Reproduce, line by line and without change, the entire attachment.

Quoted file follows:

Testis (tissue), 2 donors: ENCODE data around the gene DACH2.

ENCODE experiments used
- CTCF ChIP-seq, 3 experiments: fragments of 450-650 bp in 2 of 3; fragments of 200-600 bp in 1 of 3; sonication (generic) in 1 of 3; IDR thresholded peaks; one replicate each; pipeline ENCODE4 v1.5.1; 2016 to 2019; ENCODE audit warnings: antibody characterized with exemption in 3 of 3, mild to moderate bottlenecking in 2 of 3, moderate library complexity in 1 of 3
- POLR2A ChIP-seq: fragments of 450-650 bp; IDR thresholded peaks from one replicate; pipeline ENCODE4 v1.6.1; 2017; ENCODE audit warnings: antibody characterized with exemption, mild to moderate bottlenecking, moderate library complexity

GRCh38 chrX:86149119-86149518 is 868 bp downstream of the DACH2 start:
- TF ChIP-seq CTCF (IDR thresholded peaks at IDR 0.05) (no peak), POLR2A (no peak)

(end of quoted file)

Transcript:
Testis (tissue), 2 donors: ENCODE data around the gene DACH2.

ENCODE experiments used
- CTCF ChIP-seq, 3 experiments: fragments of 450-650 bp in 2 of 3; fragments of 200-600 bp in 1 of 3; sonication (generic) in 1 of 3; IDR thresholded peaks; one replicate each; pipeline ENCODE4 v1.5.1; 2016 to 2019; ENCODE audit warnings: antibody characterized with exemption in 3 of 3, mild to moderate bottlenecking in 2 of 3, moderate library complexity in 1 of 3
- POLR2A ChIP-seq: fragments of 450-650 bp; IDR thresholded peaks from one replicate; pipeline ENCODE4 v1.6.1; 2017; ENCODE audit warnings: antibody characterized with exemption, mild to moderate bottlenecking, moderate library complexity

GRCh38 chrX:86149119-86149518 is 868 bp downstream of the DACH2 start:
- TF ChIP-seq CTCF (IDR thresholded peaks at IDR 0.05) (no peak), POLR2A (no peak)